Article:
Starting in the Shetlands and ending on the Isle of Wight, it looks at the country afresh from a Black and Asian poetic perspective. It’s not only geography that is redrawn. John Agard’s “The Ascent of John Edmonstone” reminds us that Charles Darwin was instructed by a man who began his life as a slave on a Guyanese plantation and who may, crucially, have encouraged his student to one day explore South America.
The Ascent of John Edmonstone
(The freed black slave who taught Darwin taxidermy at Edinburgh – 1826)
My name rings no bell
in the ears of science
but footnotes know me well –
footnotes where history
shows its true colours
and passing reference is flesh
for I am John Edmonstone,
whose name is little known
to evolution’s white ladder.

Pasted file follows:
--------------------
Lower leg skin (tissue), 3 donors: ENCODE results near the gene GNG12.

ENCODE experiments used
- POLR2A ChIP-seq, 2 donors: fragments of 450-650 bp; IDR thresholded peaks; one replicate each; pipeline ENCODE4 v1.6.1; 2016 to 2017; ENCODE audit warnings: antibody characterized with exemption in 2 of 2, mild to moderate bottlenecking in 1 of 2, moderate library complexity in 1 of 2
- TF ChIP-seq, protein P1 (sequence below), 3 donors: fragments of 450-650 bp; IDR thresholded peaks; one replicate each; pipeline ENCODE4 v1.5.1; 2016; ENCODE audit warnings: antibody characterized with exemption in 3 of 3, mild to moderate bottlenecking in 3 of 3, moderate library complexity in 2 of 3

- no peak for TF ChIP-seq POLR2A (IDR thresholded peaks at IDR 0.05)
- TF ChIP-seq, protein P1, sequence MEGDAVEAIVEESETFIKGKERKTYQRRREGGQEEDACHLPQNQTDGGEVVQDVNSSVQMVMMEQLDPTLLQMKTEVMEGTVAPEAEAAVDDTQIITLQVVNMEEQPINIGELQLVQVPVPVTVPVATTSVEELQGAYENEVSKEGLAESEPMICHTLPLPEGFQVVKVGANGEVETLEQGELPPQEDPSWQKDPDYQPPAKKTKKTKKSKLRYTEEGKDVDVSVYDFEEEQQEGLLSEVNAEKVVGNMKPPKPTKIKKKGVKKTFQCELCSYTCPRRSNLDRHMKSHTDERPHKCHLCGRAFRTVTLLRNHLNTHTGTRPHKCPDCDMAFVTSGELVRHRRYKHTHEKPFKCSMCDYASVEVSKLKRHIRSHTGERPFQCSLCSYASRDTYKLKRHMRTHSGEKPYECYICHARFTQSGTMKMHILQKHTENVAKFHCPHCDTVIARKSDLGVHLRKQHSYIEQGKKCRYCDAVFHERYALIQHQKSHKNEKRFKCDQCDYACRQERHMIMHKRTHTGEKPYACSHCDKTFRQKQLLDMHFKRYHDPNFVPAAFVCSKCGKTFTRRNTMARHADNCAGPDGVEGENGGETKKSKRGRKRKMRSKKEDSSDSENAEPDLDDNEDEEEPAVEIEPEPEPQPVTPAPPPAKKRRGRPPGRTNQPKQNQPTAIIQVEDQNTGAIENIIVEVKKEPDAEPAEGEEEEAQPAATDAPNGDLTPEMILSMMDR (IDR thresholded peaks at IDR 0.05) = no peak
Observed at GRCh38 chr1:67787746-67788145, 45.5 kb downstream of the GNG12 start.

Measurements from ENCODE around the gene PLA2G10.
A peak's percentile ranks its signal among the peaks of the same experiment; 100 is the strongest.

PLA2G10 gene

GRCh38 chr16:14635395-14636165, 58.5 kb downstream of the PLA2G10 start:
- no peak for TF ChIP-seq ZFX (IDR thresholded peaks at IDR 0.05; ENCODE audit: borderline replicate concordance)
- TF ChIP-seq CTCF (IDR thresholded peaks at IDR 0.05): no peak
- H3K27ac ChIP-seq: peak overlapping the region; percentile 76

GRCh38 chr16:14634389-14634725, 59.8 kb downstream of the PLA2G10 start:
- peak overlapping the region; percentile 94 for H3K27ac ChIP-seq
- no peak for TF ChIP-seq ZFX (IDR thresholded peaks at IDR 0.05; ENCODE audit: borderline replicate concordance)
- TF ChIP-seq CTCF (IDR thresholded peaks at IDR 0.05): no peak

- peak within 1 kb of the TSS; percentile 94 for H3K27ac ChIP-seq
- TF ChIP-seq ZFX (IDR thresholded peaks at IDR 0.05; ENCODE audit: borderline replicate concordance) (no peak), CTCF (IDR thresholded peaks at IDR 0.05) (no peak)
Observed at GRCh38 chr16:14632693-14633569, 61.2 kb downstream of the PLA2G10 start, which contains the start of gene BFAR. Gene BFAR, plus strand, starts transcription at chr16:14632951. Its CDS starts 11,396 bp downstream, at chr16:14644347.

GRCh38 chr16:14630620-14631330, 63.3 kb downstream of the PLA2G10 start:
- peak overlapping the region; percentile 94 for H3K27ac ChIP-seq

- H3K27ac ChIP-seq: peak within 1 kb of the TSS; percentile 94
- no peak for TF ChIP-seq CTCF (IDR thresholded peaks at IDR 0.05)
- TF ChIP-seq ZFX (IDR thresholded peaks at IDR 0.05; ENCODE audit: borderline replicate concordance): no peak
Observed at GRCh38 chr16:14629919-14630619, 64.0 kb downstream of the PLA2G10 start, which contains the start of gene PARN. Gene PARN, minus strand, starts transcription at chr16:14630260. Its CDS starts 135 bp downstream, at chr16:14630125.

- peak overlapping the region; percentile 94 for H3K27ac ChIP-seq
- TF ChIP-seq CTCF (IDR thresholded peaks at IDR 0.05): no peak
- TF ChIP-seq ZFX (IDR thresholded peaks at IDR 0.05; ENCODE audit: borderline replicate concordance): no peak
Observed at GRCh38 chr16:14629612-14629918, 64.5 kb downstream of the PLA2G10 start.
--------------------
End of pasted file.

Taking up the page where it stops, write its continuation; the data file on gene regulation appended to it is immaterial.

But Darwin will remember me,
just say the black man who taught him
Egypt’s ancient art of taxidermy.
To think that we should meet
in Edinburgh of all places
few doors apart on Lothian Street.
No mention then of savage races.
In those days we were two bird-stuffers
mounting mortality in feathers.
We were each other’s missing link
colleagues upright on the chain of being
a pair of wingless apes condemned to think.
You can borrow Out of Bounds – British Black and Asian Poets from the Scottish Poetry Library, 5 Crichton’s Close, Edinburgh EH8 8DT. Tel: 0131-557 2876, e-mail [email protected] or see www.spl.org.uk.